Whether you’re just getting started with product localization or you’re looking for ways to improve your localization strategy, it can be helpful to look at some examples of companies who have done it well. Here are a few notable examples:
Netflix is a great example of a company that has successfully localized their product for global markets. When they first launched in 1997, Netflix was only available in the US.
As of 2022, they are operating in 190 countries and have plans to continue expanding their reach. To support this global expansion, Netflix invested heavily in localization, both in terms of their user interface and content. They even developed their own proprietary system, “Hydra,” to automate the localization process.
Netflix also has a dedicated team of localization experts who work closely with their content creators to ensure that all new titles are properly localized for each market. They also offer subtitles and dubbing in almost 30 languages.
This commitment to localization has paid off, with Netflix now having over 200 million subscribers worldwide. You can read more about Netflix’s localization strategy in their blog.
For a company whose very product is based on local experiences, it’s critical that they get localization right. So far, Airbnb has done an impressive job of adapting their platform to meet the needs of users in different markets. Airbnb offers their site and app in 62 languages, with plans to add more in the future.
Airbnb in Arabic—note how the visuals are also adapted
“At Airbnb we define localization as deliberately creating products and services that are culturally appropriate, locally relevant, and globally consistent at scale,” says Salvo Giammarresi, Airbnb’s Head of Localization. We couldn’t have said it better ourselves.
It’s one thing to localize a product for a broad audience. When it comes to video games, all hell can break loose if you don’t get the localization right. Just ask PUBG, who had to deal with a backlash when a new feature of their battle royale game reached the Arabic world.
The problem? The feature was about idol worshipping, which is forbidden in Islam. Needless to say, this caused quite a stir among PUBG’s Muslim players.
In response to the outcry, PUBG quickly issued an apology and removed the offending feature from the game. While this was certainly a PR nightmare, it’s also a good reminder of how important localization can be, even for products that are seemingly “universal.”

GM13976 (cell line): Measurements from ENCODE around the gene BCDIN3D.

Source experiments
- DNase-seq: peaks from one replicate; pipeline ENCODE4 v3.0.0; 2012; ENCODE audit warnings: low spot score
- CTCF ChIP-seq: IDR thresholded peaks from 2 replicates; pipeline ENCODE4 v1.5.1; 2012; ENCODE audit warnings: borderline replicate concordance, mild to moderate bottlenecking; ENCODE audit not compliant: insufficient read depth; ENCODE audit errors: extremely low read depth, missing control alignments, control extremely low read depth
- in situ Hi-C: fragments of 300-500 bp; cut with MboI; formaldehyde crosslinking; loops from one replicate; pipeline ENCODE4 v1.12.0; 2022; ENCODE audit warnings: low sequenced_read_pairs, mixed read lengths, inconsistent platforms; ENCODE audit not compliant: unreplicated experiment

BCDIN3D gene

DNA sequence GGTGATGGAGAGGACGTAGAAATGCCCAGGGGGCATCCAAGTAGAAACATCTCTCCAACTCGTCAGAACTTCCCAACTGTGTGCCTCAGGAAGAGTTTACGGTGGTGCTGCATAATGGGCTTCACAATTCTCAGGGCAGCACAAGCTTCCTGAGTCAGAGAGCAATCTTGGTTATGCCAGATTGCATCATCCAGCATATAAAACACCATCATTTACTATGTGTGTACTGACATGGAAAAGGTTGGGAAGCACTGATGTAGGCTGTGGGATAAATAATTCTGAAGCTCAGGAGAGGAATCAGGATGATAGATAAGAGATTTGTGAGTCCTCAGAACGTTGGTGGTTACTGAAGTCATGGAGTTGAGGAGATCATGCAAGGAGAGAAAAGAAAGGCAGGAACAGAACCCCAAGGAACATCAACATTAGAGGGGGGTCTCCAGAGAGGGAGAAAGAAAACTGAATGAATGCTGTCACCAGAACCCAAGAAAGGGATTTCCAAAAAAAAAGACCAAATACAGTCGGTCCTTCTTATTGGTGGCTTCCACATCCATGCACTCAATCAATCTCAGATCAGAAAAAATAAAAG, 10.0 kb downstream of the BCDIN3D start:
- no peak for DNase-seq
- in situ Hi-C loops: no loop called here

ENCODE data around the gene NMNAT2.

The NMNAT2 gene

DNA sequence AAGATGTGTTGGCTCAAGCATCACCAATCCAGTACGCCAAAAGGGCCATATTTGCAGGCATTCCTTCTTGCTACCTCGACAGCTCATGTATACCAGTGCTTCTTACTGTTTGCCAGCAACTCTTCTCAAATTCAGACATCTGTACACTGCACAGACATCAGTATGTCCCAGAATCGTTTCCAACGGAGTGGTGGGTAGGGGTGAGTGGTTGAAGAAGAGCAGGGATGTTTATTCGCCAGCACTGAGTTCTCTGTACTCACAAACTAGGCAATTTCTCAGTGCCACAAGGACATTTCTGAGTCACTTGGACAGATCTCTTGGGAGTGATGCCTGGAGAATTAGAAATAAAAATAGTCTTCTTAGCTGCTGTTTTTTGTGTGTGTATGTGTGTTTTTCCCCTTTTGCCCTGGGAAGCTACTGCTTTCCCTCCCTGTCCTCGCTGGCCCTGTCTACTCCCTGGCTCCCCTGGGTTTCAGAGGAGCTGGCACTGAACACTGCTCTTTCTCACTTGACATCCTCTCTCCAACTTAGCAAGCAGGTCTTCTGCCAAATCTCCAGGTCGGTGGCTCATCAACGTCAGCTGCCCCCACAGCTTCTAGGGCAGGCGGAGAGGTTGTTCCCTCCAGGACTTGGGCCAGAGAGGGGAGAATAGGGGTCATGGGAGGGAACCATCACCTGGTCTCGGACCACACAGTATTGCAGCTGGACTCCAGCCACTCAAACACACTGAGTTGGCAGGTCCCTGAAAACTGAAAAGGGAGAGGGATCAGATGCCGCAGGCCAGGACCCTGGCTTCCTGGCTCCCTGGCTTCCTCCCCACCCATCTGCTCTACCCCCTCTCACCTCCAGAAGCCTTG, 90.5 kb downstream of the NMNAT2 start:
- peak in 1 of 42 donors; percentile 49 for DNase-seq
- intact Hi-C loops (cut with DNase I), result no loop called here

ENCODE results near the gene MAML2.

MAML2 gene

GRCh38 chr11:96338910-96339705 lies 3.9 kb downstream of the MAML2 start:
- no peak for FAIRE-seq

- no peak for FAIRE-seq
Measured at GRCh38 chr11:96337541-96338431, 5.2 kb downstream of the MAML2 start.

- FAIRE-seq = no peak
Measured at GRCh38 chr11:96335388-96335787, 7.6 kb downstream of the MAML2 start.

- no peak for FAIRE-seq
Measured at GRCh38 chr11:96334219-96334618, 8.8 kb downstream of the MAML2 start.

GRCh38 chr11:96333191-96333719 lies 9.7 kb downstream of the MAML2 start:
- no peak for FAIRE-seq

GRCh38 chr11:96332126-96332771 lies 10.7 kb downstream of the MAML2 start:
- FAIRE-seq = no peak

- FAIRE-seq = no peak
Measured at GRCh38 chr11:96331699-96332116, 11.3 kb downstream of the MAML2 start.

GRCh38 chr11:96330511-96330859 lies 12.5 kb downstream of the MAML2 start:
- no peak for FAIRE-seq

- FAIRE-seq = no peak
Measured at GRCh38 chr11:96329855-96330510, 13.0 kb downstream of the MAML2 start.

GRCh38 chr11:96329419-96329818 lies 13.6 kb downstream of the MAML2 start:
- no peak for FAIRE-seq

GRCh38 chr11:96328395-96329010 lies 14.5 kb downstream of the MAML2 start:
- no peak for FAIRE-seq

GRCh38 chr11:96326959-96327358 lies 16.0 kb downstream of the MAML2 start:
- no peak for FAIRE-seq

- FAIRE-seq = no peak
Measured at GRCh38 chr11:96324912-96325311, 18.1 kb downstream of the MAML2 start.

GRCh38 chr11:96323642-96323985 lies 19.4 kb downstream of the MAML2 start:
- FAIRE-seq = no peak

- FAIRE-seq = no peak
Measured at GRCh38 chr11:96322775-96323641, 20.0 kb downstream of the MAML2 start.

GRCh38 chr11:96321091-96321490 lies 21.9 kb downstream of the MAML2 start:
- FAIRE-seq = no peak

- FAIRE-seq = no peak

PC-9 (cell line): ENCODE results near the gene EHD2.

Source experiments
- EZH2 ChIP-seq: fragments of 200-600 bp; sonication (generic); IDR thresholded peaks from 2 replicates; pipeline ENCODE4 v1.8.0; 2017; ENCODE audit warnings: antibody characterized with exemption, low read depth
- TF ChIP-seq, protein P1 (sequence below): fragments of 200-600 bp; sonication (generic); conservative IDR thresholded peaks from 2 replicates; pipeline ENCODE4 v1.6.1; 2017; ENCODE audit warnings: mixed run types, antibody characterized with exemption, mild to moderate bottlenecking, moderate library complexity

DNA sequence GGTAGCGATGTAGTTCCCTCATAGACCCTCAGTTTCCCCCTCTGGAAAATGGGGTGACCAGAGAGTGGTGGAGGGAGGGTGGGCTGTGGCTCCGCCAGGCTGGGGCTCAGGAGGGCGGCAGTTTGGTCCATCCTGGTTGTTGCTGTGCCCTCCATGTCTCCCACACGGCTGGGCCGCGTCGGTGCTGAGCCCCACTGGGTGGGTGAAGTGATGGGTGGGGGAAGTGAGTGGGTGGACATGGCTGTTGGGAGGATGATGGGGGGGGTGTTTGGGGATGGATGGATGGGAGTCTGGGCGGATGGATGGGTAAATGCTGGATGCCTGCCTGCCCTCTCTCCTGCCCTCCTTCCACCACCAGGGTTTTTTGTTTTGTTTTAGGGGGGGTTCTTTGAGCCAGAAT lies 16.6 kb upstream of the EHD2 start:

Navigating the often murky waters of video game localization is no easy feat. Despite mishaps like the one above, we think the team behind PUBG does a great job at localization, shipping the game in almost 20 languages. In either case, their experience is definitely worth checking out if your product is aimed at younger audiences.
How to integrate localization into product development?
Now that we’ve looked at some examples of companies who have done product localization well, let’s take a more practical look at how to integrate localization into your product development process.
Different approaches to product localization
There are two main approaches to localization: waterfall and agile, with continuous localization being the latter’s ultimate form.
The waterfall approach to product localization
The waterfall approach to localization is the more traditional of the two. In this model, all of the content for a product or service is translated before it is released in any market.
This can be a time-consuming and expensive process, and it’s also not popular among newer, agile development teams. However, it does have the advantage of ensuring that all of the content is properly localized before it goes live.
If you choose to go with a waterfall approach, it’s important to start planning for localization early on in the development process. This will give you enough time to get all of the content translated and ensure that it meets the localization requirements for each market.
The agile approach to product localization
The agile approach to localization is a more modern and flexible one. In this model, content is released in small batches as it is translated. This means that you can get your product or service to market faster, as you don’t have to wait for all of the content to be translated before you launch.
Agile localization also allows you to be more responsive to changes in the market. If something extraordinary happens, you can quickly adapt your localization strategy based on feedback from users.
If you choose to go with an agile approach, it’s important to have a good localization tool in place. This will allow you to manage the translation process and ensure that all of your content is localized consistently.
The continuous approach to product localization
Continuous localization is the ultimate form of agile localization. In this model, all content is translated as soon as it is created. This means that your product or service is always available in all markets, as there is no need to wait for content to be translated before it can be released.
Continuous localization requires a high level of coordination between the development and localization teams. It also requires a good localization tool that can handle the large volume of content that needs to be translated.
If you choose to go with a continuous localization approach, it’s important to have a clear understanding of the workflow between the development and localization teams to ensure that everyone is on the same page and that content is translated efficiently.
No matter which approach to localization you choose, it’s important to have a good localization tool in place. This will make it easier to manage the translation process and ensure that all of your content is properly localized.